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JOHNSON v. NEW YORK HOSP.

November 6, 1995

JAMES JOHNSON, Plaintiff, against THE NEW YORK HOSPITAL and DR. DAVID SKINNER, PRESIDENT, Defendants.


The opinion of the court was delivered by: BAER

 HAROLD BAER, JR., District Judge:

 Plaintiff brings this action under section 504 of the Rehabilitation Act of 1973, 29 U.S.C. ยง 794, for alleged unlawful employment termination by defendants The New York Hospital (the "Hospital") and its President, Dr. David Skinner. Defendants move for summary judgment. For the following reasons, I deny defendants' motion.

 I. BACKGROUND

 Plaintiff, pro se, began working for The New York Hospital as a nurse in November 1987. Plaintiff asserts that defendants' termination of his employment on August 30, 1991 was "discriminatory with respect to handicap," Compl. at 3, P 9, because the termination was based on an incident, which took place on August 25, 1991, that resulted from "a relapse in [his] treatment for alcoholism," id. at 2, P 8. Defendants acknowledge that they based their decision to terminate plaintiff largely on that incident. Defs.' Mem. L. Supp. Mot. Summ. J. ("Defs.' Mem.") at 1 ("Mr. Johnson . . . was discharged for engaging in an act of misconduct that warranted immediate termination pursuant to the Hospital's published Rules of Conduct."). Defendants describe the incident as consisting of plaintiff

 
appearing in the lobby of the Hospital in the middle of the night in a severely intoxicated state carrying an open can of beer, verbally abusing several employees and physical resisting their attempts to escort him off the premises, kicking and screaming, and, in general, creating a public disturbance.

 Id. Plaintiff, however, states that the defendants' description of the incident is "not factually correct," Pl.'s Aff. Opp'n Mot. Summ. J. at 2, P 7, and takes issue with many of defendants' asserted "Material Facts Not In Dispute."

 II. STANDARD FOR SUMMARY JUDGMENT

 Rule 56 of the Federal Rules of Civil Procedure provides for summary judgment where the evidence shows that "there is no genuine issue as to any material fact and [that] the moving party is entitled to judgment as a matter of law." Anderson v. Liberty Lobby Inc., 477 U.S. 242, 250, 91 L. Ed. 2d 202, 106 S. Ct. 2505 (1986). Summary judgment "is properly regarded . . . as an integral part of the Federal Rules as a whole, which are designed to 'secure the just, speedy and inexpensive determination of every action.'" Celotex Corp. v. Catrett, 477 U.S. 317, 327, 91 L. Ed. 2d 265, 106 S. Ct. 2548 (1986) (quoting Fed. R. Civ. P. 1) In determining whether there is a genuine issue of material fact, a court must resolve all ambiguities, and draw all inferences, against the moving party. United States v. Diebold, Inc., 369 U.S. 654, 655, 8 L. Ed. 2d 176, 82 S. Ct. 993 (1962) (per curiam); Donahue v. Windsor Locks Bd. of Fire Comm'rs, 834 F.2d 54, 57 (2d Cir. 1987). An issue of credibility is insufficient to preclude the granting of a motion for summary judgment. Neither side can rely on conclusory allegations; instead, the disputed issues of fact must be supported by evidence that would allow a "rational trier of fact to find for the nonmoving party." Matsushita Elec. Indus. Co. v. Zenith Radio Corp., 475 U.S. 574, 587, 89 L. Ed. 2d 538, 106 S. Ct. 1348 (1986). Finally, factual disputes that are irrelevant to the disposition of the suit under governing law will not preclude entry of summary judgment. Anderson, 477 U.S. at 248.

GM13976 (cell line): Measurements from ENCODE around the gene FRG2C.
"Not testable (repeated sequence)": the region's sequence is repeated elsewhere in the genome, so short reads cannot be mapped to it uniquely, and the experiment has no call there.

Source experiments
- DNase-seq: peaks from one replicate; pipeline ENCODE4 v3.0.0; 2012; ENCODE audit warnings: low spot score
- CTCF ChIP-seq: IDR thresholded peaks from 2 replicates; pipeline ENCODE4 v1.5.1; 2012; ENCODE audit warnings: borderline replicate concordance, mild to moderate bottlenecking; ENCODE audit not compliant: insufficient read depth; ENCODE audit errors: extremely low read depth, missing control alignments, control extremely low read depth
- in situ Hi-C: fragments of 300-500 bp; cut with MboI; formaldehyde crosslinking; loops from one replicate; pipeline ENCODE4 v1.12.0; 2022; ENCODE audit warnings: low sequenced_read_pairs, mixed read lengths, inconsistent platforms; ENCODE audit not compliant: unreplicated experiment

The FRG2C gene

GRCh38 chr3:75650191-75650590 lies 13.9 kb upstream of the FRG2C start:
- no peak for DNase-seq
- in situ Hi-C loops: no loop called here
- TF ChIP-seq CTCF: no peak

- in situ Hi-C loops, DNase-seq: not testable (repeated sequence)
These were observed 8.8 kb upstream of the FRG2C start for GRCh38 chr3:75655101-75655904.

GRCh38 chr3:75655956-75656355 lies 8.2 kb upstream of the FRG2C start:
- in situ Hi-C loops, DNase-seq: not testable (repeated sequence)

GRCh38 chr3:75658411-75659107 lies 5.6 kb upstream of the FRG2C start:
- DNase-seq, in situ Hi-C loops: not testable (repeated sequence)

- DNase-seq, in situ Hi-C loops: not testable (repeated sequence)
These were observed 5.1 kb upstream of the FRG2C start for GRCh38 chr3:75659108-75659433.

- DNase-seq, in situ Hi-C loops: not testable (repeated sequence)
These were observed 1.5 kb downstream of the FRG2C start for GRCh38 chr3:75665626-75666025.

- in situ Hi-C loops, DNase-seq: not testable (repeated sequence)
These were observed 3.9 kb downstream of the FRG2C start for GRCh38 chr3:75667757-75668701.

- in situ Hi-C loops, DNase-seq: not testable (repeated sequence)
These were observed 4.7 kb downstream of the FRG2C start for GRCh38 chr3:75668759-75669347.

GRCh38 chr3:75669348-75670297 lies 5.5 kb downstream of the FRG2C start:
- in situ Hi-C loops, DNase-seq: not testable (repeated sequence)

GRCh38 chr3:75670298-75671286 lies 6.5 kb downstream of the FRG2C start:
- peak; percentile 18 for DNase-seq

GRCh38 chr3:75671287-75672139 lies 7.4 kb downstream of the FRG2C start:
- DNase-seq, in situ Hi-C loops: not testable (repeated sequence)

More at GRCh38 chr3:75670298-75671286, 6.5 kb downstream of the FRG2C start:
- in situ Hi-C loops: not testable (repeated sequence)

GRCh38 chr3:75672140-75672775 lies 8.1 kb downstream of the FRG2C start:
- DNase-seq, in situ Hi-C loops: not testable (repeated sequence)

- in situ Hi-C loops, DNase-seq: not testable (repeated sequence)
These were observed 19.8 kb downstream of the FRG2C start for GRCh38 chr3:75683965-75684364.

III. DISCUSSION

 Defendants attempt to support their version of the August 25, 1991 incident solely with citations to plaintiff's deposition testimony, even though defendants simultaneously acknowledge that plaintiff "has testified that he was in a 'blackout' and has no independent recollection of the events of that night." Defs.' Mem. at 6 (citations omitted). Undeterred, defendants assert that plaintiff does not "contest" the following facts:

 
*[Plaintiff] went to the Hospital sometime after midnight, when he was off-duty.
 
*He was in an intoxicated state and was carrying an open can of beer.
 
*He was confronted first by Security Officer McGettrick, who tried to escort him off the premises. He ran away from and had to be pursued by Officer McGettrick.
 
*When several other security officers came on the scene and tried to subdue him, he kicked, yelled, and used profanity and obscene language.
 
*He was escorted to the Emergency Room. On the way there, he continued to kick[,] scream and use profanity.
 
*He used profanity towards a Hospital Administrator.
 
*He was ordered to leave the Hospital.
 
*Against express orders, he returned to the Hospital later that night, still drunk and went up to Baker 17, a patient-care unit. At that point, he was again ordered to leave the Hospital.

 Id. at 6-7 (citations omitted).

 Examination of the cited deposition testimony, however, makes clear that plaintiff fails to contest those allegations primarily because he claims to have no recollection of what occurred that night. Accordingly, plaintiff emphasizes that he does not confirm those events either. The following is typical of plaintiff's testimony:

 
Q. Do you recall the fact that the security guards have all stated that you were in a severely intoxicated state when you went ...

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